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St John Shipping v Joseph Rank Ltd - Summary

301 words (1 pages) Case Summary

26th Jun 2019 Case Summary Reference this In-house law team

Jurisdiction / Tag(s): UK Law

St John Shipping Corporation v Joseph Rank [1957] 1 QB 267

Illegal performance of a contract.


The plaintiff, St John Shipping Corporation, owned a ship that was to sail from a port in the United States to the United Kingdom. The defendants held a bill of lading in respect of some of the ship’s cargo. Whilst the ship was in the United States the charterers took on additional cargo which overloaded the ship. On arrival in the United Kingdom the master was prosecuted under s.44 and 57 Merchant Shipping (Safety and Load Line Conventions) Act 1932 and fined. The defendants paid some of the amount owing on the contract of carriage but withheld some of the balance equal to the amount of cargo that had overloaded the ship. The plaintiffs sued for the remaining amount.


The defendant argued that, as it was illegally performed, the plaintiffs could not enforce rights that resulted from their own crime and the contract could not be sued upon.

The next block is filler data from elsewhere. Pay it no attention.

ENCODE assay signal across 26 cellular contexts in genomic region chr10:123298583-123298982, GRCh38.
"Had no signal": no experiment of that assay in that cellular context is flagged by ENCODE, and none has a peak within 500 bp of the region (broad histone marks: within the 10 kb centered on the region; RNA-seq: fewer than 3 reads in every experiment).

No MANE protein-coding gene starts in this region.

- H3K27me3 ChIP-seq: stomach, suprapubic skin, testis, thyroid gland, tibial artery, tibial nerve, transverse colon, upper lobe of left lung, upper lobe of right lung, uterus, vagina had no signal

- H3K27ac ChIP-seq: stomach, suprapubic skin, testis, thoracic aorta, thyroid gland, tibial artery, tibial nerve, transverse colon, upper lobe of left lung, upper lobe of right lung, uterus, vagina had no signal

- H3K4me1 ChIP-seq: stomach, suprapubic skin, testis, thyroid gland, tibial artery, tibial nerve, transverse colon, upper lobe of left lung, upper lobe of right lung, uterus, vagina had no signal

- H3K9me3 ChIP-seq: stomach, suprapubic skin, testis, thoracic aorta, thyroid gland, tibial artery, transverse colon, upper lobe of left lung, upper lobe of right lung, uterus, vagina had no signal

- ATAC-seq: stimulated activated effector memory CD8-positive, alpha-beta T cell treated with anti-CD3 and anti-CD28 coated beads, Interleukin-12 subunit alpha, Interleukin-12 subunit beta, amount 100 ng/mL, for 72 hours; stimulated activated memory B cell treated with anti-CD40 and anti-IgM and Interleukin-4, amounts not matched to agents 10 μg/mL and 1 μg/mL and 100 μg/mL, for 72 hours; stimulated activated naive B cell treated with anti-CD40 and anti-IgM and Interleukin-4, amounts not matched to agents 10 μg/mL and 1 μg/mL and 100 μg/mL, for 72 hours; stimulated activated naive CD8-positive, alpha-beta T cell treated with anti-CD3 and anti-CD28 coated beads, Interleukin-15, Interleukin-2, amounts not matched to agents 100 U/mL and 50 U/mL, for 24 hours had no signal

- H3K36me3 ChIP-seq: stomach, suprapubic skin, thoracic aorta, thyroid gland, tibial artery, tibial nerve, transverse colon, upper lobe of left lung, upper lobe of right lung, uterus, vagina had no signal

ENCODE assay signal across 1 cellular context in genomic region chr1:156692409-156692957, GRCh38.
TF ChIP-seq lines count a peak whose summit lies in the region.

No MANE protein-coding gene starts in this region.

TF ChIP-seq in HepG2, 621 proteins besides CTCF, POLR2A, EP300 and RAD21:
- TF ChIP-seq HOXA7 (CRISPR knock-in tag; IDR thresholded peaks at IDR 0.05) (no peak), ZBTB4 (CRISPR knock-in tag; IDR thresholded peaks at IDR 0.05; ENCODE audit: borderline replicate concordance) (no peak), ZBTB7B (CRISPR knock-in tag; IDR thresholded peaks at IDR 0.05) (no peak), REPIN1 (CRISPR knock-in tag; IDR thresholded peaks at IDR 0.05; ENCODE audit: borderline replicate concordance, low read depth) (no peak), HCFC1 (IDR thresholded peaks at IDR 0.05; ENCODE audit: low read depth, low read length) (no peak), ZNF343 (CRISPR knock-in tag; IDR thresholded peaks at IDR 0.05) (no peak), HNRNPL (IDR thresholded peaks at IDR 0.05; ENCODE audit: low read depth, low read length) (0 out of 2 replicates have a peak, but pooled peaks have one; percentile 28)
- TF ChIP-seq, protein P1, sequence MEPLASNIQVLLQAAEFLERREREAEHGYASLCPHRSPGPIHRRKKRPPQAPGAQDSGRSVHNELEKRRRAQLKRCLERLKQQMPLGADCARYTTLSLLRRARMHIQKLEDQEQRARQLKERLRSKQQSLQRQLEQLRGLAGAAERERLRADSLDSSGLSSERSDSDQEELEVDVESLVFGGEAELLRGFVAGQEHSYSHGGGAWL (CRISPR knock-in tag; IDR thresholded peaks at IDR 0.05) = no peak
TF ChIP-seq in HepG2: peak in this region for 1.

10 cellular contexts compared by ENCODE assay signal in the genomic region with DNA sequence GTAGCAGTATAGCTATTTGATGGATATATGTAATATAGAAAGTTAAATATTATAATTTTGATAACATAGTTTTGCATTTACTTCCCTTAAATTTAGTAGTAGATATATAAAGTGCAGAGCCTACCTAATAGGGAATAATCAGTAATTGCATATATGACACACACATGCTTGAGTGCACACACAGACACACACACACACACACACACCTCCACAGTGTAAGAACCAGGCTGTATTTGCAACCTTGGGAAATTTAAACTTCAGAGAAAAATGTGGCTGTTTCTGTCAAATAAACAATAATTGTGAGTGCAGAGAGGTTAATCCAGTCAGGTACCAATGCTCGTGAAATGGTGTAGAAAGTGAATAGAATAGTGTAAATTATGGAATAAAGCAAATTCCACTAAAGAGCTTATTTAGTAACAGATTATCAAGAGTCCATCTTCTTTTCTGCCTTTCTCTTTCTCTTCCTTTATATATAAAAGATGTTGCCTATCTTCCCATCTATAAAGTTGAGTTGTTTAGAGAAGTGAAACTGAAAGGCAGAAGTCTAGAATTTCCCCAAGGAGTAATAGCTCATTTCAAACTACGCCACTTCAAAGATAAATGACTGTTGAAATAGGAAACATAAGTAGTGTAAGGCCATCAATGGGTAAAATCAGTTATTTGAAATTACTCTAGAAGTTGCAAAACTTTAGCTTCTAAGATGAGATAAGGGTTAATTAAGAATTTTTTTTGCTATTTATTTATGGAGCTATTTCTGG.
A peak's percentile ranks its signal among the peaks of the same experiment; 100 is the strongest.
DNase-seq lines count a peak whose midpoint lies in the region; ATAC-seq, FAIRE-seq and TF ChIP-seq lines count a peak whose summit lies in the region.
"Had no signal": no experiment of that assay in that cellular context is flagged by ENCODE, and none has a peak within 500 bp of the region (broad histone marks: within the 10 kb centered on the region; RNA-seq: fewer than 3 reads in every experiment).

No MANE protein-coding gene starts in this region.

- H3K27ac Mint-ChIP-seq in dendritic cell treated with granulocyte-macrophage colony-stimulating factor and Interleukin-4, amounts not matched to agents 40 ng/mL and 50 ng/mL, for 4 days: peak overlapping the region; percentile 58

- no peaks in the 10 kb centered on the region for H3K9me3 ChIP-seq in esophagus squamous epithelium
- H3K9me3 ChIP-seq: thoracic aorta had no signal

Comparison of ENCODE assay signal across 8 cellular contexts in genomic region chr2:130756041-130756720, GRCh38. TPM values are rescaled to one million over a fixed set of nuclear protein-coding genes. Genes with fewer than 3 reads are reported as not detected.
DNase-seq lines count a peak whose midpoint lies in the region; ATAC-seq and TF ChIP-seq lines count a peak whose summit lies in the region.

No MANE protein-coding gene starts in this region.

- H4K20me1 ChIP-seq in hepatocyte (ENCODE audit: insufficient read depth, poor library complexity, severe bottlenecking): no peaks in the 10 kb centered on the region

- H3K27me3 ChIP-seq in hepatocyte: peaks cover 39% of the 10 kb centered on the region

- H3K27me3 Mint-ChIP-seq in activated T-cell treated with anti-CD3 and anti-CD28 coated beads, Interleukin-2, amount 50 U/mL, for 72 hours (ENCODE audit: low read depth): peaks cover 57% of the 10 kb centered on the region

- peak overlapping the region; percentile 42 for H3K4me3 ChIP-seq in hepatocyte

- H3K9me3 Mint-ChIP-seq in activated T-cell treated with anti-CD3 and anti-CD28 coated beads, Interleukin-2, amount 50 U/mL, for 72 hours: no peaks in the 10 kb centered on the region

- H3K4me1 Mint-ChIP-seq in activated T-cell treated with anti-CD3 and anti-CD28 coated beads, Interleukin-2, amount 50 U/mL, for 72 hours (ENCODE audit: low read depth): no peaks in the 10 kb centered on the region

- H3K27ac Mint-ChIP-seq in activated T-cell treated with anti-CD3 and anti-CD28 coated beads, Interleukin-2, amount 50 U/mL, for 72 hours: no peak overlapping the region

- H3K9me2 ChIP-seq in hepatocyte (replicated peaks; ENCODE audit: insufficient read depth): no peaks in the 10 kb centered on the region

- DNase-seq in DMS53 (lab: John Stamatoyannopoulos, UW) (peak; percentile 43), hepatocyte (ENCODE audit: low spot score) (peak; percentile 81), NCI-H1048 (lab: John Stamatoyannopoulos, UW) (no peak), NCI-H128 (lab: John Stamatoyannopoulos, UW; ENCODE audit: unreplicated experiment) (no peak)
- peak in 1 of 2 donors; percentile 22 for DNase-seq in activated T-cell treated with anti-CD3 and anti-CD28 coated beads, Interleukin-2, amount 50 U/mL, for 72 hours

Devlin J found for the plaintiffs. Performing a contract illegally did not render the contract illegal unless the statute meant to prohibit that contract. Parliament had not intended the 1932 Act to prohibit all contracts for the carriage of goods which involved overloading a ship. He said (at 288) that many statutory regulations in commercial life could be broken in very trivial ways and without “wicked intent” and, therefore:

“a court should be very slow to gold that a statute intends to interfere with the rights and remedies given by the ordinary law of contract.”

Otherwise if a breach of a statute was very trivial the seller could lose a much larger sum than any penalty Parliament had intended to impose.

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UK law covers the laws and legislation of England, Wales, Northern Ireland and Scotland. Essays, case summaries, problem questions and dissertations here are relevant to law students from the United Kingdom and Great Britain, as well as students wishing to learn more about the UK legal system from overseas.

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